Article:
Mr Sokupa further stated that the CIDB had programmes which targeted school going children to make sure that High School learners in particular were made aware of the construction industry, in order to make it a more attractive profession, especially in previously disadvantaged communities. The CIDB also held provincial stakeholder liaison meetings which called on all stakeholders. Members of Parliament were also invited to provide inputs around the emerging sector of contractors. At a national level, various stakeholders were also invited to provide input.
Mr Milford apologised that the CIDB did not structure the presentation in a way which was pleasing to the Committee. He asked that the CIDB be given an opportunity to come back and give a proper presentation to the Committee. With regard to the provinces the CIDB provided a quarterly report where a whole range of statistics was looked at; such as the number of black contractors and the number of women contractors for example. This information provided the CIDB with guidance on how to target intervention in the various provinces. This information would be provided to the Committee in detail.
The Chairperson accepted the proposal that the relevant information would be made available to the Committee. He asked about the CIDB’s best practise scheme and whether it had since been implemented. Where there any measure in place to deal with the institutional barriers such as poor skills and lack of competence of those involved in construction procurement? Where there any systems in place to monitor and evaluate the rollout of CIDB requirements for human resource management?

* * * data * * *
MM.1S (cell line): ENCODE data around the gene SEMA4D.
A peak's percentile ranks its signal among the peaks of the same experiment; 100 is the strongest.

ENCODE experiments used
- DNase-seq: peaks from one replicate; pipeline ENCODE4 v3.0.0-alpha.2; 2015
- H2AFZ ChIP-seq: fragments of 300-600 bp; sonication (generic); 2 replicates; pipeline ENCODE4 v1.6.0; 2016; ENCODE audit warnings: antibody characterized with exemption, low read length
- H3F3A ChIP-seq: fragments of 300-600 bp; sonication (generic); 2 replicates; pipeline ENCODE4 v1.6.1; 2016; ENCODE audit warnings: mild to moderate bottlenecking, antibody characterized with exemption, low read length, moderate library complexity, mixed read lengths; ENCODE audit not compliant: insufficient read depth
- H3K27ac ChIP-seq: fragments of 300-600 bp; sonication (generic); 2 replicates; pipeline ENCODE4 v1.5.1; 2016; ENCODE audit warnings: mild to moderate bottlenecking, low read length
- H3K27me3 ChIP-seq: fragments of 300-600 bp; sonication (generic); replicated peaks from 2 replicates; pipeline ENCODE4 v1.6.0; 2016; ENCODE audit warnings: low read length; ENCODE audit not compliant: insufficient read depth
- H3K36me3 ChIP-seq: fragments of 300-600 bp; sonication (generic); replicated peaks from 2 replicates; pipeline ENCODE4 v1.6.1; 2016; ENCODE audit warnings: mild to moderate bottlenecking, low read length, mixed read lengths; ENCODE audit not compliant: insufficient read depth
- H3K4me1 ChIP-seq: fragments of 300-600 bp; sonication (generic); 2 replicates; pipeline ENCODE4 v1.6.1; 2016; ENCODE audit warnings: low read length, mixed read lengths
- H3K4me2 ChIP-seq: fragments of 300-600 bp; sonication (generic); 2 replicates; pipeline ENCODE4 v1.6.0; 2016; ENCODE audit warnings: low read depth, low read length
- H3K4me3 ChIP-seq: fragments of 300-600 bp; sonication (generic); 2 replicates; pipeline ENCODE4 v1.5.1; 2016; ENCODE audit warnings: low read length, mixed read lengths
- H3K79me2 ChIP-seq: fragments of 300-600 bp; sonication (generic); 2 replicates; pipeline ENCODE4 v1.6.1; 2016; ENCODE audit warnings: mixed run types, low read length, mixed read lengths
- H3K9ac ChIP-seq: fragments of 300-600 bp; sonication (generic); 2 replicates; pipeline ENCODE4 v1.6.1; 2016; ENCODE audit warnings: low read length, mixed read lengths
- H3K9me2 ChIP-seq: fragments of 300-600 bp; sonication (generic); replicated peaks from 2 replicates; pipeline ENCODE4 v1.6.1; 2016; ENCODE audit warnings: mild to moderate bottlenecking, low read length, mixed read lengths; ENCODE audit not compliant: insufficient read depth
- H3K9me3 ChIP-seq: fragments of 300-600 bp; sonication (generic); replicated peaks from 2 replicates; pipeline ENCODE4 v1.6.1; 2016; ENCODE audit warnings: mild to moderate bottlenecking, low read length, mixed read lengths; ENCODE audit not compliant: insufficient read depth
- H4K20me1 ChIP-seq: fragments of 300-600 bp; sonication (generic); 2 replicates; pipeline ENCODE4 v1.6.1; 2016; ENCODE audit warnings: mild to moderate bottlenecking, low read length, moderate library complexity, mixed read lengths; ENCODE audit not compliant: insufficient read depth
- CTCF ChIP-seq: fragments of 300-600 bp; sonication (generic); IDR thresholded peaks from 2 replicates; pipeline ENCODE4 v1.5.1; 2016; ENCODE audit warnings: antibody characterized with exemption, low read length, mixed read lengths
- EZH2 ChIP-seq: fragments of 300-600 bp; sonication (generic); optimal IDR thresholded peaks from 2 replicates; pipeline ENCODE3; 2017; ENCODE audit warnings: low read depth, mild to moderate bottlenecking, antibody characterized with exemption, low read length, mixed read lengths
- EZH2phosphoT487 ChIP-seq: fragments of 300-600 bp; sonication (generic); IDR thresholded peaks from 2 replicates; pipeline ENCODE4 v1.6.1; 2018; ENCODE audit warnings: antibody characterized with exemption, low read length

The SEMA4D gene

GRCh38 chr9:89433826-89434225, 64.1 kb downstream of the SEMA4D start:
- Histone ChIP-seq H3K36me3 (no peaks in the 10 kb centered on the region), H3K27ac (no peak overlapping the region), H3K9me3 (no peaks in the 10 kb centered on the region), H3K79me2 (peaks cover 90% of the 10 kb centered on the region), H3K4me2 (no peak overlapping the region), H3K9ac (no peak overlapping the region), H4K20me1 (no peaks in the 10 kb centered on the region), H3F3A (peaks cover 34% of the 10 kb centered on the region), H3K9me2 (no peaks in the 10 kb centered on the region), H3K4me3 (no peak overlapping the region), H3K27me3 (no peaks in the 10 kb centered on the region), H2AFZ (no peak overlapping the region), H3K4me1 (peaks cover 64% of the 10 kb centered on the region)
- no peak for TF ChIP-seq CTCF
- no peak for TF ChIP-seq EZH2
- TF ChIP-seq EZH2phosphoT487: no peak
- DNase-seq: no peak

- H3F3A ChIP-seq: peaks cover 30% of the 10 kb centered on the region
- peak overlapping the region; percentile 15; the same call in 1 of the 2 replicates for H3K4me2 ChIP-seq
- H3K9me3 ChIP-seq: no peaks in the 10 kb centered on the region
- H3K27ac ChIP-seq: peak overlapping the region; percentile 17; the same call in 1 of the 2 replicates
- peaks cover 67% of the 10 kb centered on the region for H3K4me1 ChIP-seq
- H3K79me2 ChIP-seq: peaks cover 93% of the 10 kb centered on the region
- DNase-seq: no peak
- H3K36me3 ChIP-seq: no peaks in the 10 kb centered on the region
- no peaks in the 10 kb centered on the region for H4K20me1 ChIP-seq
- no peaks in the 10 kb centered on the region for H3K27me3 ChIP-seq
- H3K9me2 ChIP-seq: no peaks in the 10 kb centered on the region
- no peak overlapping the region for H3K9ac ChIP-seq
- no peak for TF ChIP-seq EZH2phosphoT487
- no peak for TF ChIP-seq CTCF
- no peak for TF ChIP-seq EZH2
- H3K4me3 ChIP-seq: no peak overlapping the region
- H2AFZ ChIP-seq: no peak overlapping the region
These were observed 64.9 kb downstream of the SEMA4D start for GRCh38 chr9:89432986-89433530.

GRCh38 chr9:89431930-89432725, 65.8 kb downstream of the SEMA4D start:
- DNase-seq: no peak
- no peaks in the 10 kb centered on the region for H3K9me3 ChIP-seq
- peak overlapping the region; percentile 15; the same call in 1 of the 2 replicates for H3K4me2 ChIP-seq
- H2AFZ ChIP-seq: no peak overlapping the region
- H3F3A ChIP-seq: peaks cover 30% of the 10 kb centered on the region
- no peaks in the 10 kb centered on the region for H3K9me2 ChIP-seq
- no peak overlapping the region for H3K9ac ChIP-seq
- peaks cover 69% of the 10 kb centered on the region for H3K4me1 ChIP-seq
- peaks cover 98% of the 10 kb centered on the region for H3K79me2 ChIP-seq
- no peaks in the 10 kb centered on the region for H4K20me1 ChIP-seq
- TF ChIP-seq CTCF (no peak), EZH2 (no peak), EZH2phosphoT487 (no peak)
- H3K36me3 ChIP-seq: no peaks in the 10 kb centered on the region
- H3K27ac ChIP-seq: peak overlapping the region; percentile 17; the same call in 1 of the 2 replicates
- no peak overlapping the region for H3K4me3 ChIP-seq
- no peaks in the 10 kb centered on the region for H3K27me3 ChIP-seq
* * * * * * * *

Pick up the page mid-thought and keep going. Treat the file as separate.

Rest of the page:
Mr Milford replied that the phasing in and the rollout of the best practises rollout were behind schedule, but subject to the implementation assessment the CIDB was hoping to roll them out this year (2014). Fundamentally the components had been gazetted but were not yet implemented. On the question around skills development and the procurement of resources, he responded and said the CIDB was establishing competence standards for procurement officials. A training course had been established with the University of Pretoria and would be rollout nationally; so far 40 officials had been trained around these competency standards. All construction officials were therefore required to achieve this NQF qualification standard. In addition, the monitoring of human resource development would be done through the best practise projects assessments which would be monitored through the Skills Development Agency. Any learner which participated in training would be monitored through these assessments.
The Chairperson thanked the CIDB for the presentation. He suggested that the CIDB come back with the NHBRC to give a more detailed presentation to the Committee. The key fundamental challenge for the Committee were around who was responsible for the monitoring and evaluation of quality within the construction industry. The Committee still had a lot of questions.
The meeting was adjourned.
- Construction Industry Development Board: Construction Quality in South Africa - Part 2
- Construction Industry Development Board: Construction Quality in South Africa - Part 1
- The Construction Industry Development Board Construction Indicators: Summary Results
- Presentation: Quality in Construction CIDB Mandate and Focus, CIDB
- We don't have attendance info for this committee meeting